Monday, 12 December 2016

What The F*#% Is Iron Bacteria?

It's been a bit of a challenging year, 2016, things breaking down and unexpected expenses.  The current pain in the arse is the bore, which has already had its share of issues after last year we discovered the water is pretty crappy and not in abundance.  Since then we've spent lots of time researching and putting into action ways to use the water the best way possible, hence things like putting in drip systems so as not to get the bore water on the leaves, and setting up sensors in the bore pipe so the pump moves water to the tank when there is sufficient.
Since we reactivated the bore after winter shut-down, it got slower and slower and slower, with the water being pumped into the tank gradually becoming only a trickle, then the pump died completely.  The fix-it guy turned up on Friday with his winch and hauled all 50 metres of pipe out of the bore hole, so he could have a look at the submersible pump.  Have you ever heard of iron bacteria?  Neither had we!!!
We have Googled ourselves stupid and know a bit more now, apparently it is not uncommon in deep bores.  It occurs within a certain set of circumstances, things like quantity of iron in the water plus the combination of other minerals,  it causes this thick, slimy, clay looking stuff that has completely and utterly jammed up every tiny bit of our almost new pump.  Far out.  The guy has taken it away to clean it up and hopefully it will still run afterwards.  Then we need to discuss chemical treatments, watch this space...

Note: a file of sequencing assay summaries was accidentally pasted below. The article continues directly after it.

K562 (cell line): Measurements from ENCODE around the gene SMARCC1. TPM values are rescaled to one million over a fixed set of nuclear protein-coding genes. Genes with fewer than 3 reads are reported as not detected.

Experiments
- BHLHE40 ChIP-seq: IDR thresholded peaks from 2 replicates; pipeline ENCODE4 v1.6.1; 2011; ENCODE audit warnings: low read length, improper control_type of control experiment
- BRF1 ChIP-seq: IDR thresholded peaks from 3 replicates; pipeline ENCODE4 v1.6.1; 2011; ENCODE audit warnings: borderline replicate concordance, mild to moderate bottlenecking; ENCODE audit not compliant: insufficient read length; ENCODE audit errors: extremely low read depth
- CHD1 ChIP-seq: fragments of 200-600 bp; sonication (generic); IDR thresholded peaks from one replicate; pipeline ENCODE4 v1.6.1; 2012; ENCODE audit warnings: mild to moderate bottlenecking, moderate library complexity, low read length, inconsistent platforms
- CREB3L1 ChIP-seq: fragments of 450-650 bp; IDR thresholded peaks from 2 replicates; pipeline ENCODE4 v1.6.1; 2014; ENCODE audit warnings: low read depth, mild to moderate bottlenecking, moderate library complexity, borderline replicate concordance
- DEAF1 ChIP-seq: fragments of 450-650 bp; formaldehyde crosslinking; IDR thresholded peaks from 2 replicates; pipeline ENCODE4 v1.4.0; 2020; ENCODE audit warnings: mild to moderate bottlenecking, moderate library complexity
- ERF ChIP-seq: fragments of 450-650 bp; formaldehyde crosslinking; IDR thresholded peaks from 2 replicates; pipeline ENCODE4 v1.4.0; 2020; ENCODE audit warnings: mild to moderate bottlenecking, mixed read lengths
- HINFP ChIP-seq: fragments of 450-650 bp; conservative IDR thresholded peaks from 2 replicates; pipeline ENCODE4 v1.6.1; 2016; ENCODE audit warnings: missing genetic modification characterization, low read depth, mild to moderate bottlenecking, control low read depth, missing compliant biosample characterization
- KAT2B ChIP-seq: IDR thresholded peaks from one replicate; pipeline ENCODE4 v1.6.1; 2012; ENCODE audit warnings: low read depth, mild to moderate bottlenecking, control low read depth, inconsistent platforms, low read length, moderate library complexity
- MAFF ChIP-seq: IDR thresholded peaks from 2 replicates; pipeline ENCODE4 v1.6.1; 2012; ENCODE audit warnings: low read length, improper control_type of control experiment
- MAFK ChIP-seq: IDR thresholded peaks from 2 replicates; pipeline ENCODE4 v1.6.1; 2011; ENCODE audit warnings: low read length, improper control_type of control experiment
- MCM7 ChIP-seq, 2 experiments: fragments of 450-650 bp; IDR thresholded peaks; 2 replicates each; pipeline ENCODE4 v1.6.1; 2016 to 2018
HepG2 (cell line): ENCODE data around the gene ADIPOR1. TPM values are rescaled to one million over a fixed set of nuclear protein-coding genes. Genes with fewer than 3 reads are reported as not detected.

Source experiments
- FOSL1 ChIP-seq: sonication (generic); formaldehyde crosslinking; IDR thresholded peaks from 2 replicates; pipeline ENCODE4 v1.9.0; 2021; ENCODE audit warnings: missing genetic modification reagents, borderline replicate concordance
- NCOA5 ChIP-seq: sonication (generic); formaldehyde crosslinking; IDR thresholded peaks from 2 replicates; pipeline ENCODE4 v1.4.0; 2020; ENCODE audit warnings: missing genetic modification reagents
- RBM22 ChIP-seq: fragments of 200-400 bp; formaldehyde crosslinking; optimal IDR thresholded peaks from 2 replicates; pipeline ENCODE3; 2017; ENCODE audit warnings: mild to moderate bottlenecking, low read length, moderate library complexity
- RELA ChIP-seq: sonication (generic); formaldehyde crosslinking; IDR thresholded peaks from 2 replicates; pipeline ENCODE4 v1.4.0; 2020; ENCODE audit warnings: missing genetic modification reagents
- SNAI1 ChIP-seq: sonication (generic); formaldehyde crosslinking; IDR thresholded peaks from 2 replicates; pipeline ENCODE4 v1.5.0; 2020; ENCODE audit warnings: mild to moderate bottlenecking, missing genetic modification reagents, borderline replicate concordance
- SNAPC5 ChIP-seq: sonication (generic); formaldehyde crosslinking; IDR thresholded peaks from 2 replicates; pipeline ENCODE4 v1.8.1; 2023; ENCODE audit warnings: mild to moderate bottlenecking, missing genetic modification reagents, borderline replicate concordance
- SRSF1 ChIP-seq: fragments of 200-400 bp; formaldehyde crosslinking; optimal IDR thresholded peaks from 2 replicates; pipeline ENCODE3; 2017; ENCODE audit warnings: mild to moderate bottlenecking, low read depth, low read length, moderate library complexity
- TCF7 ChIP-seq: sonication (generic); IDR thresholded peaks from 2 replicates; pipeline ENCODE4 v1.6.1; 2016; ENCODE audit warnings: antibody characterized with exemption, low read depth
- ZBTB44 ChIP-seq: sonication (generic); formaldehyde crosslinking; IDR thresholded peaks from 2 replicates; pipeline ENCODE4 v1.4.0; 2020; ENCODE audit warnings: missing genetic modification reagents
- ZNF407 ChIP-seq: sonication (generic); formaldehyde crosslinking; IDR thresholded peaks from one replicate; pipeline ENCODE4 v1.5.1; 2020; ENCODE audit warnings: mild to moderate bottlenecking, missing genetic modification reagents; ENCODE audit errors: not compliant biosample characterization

Hence we have had to watch our water usage, so watering grass has been cancelled for now, gosh it's browned off quickly.  We've had a lovely drop of rain overnight, and more happening right now, so that is wonderful, the grass should green up quickly.  And once we get the stupid bore pump back, all will be well and sparkly green once again.
Okay, moaning over :-) All the plants, vegies and trees are looking really really good and growing well.  This is the vegie patch, in the foreground are potatoes, we always seem to grow good potatoes.  And in the background are sweetcorn.  They have grown like the clappers, having been planted late due to the delay of spring, and they are all looking strong and healthy.  We've also got loads of small tomato plants and a few carrots, beetroot and red onions.  The scarlet runner beans absolutely refused to germinate this year, despite two separate plantings.  The weeds are under control at present, what with the mulched paths, plus the fact the drip irrigation only waters the vegies and not the paths, yay!